The perfect example of what not to do in an editorial happened with the Death of Gamers fiasco, which you can read more about, including analysis, in our Orthodoxy series. In that Orthodoxy series, you can see how none of the things defined at the beginning of this article were in those game journalists minds. It was unfair, biased, and not only didn’t have the consumer’s protection in mind, but actively attacked it.
Some good examples that follow what is outlined at the beginning can be seen here at TechRaptor. Here are some articles to look at which evidence this: one, two, three. In each, an opinion on a certain function of the industry was examined, and all came to the question of what this means for gamers as a whole. They all fulfill the criteria of a good game journalist. The function of a game journalist writing an editorial comes down to ruminating on a certain aspect of the industry to inform the public on whatever conclusion is made. In other words, the game journalist thinks about those things to 1) create a discussion about an issue and 2) so readers can be made aware so they too can think on the issue.
And this should go without saying for both news and editorials: all game journalists should report and discuss on all known sides of an issue. The game journalist may disagree with one side, but as with any argument that in this case would be in the form of an editorial, addressing the opposition is key. Arguments and discussions are only strengthened when considering all sides. And, when you take in all points of view, the game journalist’s opinion might change. It is only when the game journalist knows as much as possible that a well-reasoned response can be made.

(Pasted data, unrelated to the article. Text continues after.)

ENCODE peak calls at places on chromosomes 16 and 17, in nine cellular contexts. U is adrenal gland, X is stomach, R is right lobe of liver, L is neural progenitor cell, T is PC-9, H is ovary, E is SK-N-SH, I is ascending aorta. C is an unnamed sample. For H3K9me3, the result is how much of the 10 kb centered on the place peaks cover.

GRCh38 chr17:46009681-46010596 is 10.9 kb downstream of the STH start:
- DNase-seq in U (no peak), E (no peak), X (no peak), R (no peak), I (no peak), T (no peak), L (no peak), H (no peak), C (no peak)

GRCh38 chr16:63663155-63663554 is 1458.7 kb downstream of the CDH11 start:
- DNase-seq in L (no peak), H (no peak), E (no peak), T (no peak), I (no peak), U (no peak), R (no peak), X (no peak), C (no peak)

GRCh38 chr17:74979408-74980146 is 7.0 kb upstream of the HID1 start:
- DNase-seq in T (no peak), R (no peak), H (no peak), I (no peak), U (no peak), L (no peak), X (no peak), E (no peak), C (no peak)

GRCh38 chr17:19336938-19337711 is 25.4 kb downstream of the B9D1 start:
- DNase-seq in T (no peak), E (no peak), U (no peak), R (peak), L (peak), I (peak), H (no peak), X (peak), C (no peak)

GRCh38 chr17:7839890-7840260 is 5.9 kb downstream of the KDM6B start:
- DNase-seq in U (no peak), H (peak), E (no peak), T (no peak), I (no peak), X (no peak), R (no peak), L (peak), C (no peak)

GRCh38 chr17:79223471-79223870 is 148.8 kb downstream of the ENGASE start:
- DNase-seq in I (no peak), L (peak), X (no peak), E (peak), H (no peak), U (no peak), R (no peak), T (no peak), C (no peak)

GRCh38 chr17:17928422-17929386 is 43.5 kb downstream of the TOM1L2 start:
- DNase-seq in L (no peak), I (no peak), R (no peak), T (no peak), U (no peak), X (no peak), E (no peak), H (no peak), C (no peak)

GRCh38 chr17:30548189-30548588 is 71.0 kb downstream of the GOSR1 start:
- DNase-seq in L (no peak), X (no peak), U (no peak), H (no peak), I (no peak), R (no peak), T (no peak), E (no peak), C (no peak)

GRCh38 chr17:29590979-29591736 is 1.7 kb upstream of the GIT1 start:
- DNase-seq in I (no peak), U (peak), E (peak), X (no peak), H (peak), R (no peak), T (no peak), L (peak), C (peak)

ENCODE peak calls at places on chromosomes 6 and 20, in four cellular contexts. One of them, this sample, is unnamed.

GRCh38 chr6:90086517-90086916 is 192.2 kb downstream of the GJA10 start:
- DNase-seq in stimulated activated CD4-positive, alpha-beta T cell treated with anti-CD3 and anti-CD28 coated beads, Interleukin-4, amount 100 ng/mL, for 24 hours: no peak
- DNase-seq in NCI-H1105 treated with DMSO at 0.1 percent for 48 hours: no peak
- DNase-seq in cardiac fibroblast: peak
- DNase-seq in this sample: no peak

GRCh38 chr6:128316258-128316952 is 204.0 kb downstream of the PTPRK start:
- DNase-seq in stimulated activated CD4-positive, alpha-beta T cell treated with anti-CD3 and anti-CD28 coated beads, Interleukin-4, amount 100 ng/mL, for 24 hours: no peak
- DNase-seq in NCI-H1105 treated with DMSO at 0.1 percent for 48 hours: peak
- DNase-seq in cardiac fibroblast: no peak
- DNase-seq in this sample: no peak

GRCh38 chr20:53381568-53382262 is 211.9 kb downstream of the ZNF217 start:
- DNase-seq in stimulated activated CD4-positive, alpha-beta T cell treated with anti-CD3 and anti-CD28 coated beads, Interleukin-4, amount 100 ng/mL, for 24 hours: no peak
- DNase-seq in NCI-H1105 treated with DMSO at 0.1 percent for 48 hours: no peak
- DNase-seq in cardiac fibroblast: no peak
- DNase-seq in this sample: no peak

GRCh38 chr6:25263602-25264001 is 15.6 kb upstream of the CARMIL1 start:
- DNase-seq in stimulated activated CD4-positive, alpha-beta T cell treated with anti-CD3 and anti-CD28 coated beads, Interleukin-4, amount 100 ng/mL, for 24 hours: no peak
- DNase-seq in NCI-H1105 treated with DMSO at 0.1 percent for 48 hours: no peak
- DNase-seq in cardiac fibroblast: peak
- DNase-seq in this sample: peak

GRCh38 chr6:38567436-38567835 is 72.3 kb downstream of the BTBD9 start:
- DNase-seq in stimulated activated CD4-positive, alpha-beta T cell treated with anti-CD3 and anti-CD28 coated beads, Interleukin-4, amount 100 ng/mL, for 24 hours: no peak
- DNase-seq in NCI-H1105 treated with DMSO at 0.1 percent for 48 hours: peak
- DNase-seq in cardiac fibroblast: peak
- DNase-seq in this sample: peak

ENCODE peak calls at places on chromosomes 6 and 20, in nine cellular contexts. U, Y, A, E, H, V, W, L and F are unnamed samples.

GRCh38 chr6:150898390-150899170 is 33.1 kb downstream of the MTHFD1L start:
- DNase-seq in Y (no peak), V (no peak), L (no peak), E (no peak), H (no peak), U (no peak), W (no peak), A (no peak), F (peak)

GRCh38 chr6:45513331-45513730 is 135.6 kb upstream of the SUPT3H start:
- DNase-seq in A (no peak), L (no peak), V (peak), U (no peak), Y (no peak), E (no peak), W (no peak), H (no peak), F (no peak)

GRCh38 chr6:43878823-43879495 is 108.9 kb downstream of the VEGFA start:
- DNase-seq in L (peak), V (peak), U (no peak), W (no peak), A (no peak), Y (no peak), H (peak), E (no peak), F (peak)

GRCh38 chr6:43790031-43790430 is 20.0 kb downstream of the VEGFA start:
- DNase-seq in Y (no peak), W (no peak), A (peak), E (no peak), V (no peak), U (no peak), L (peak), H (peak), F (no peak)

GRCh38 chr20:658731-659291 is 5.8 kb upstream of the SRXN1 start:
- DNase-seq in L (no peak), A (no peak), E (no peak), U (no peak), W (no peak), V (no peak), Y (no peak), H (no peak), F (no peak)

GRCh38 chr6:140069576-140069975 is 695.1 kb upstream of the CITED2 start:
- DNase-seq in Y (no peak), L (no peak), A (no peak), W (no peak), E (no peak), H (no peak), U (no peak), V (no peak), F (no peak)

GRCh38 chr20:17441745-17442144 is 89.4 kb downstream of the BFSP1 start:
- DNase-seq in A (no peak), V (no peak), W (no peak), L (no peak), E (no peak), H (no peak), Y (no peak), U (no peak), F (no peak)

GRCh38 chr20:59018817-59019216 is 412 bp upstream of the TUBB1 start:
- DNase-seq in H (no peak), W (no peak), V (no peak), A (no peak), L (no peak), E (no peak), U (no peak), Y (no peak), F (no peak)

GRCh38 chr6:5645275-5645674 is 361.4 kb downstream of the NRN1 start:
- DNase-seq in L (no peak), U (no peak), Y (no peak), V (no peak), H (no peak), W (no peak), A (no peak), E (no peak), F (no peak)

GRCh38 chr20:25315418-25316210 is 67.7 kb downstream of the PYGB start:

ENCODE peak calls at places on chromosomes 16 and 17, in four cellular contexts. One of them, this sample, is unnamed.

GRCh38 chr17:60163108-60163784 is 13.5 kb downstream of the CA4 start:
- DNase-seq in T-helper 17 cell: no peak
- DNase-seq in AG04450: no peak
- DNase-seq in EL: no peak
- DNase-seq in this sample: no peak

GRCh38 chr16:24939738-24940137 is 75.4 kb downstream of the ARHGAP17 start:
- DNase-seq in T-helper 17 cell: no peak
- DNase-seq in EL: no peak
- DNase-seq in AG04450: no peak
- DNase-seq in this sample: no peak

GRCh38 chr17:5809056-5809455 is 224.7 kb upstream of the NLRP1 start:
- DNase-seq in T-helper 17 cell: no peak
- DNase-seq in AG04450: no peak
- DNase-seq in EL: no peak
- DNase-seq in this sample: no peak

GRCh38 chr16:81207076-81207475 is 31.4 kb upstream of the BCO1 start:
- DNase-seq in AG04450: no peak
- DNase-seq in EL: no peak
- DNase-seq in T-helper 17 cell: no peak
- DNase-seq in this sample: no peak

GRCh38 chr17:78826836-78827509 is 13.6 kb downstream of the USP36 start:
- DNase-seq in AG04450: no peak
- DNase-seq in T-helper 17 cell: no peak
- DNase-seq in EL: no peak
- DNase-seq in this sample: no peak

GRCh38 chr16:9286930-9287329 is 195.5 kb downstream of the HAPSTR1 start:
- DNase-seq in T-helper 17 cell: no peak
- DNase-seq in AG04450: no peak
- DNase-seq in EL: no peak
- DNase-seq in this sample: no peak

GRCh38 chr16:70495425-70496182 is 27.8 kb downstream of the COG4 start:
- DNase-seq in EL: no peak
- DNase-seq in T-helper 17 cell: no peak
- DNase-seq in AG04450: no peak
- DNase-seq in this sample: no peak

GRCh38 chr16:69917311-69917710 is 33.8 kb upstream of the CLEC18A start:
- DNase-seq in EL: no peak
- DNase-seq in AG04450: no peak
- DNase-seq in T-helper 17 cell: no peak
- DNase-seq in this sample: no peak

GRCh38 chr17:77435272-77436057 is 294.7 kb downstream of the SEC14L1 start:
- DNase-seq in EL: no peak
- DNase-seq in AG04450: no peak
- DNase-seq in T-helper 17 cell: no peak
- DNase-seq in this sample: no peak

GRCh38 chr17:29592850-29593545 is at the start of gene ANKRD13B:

Reviews are the greatest example of consumer protection that a game journalist can give. Its basic function is to have the game journalist play a game and give a review so that gamers don’t have to. In other words, a review serves to protect the consumer, in some cases, from purchasing a poorly made game. Examples of those kinds of games that are, near objectively, not worth anyone’s money are all over the place. Some of the more high profile cases happened with Totalbiscuit when he covered Day One: Garry’s Incident and Guise of the Wolf.
Game journalists play those games so consumers don’t have to. And on the flip side of that, sometimes game journalists will make consumers aware of a great game. Giving praise where it is due has the interest of the consumer at heart because it may very well lead to more games made by that developer. Many indie games rely on that awareness of success. The examples of those are many, but include things like Shovel Knight, SteamWorld Dig, and Legend of Grimrock.
To sum it all up I will say again what I said at the beginning: In every aspect of a game journalist’s communication, they should always have fair, unbiased reporting and the consumer’s interest in the forefront of their minds. Being a game journalist is only partly about having your own personal voice heard. Ignoring the moral obligation and treating game journalism like a transaction, game journalists should think of having their voice heard as being a trade off for protecting the consumer.
Game journalists should be the first line of defense for consumers and act like a filter to protect them from the various groups interested in exploiting the public.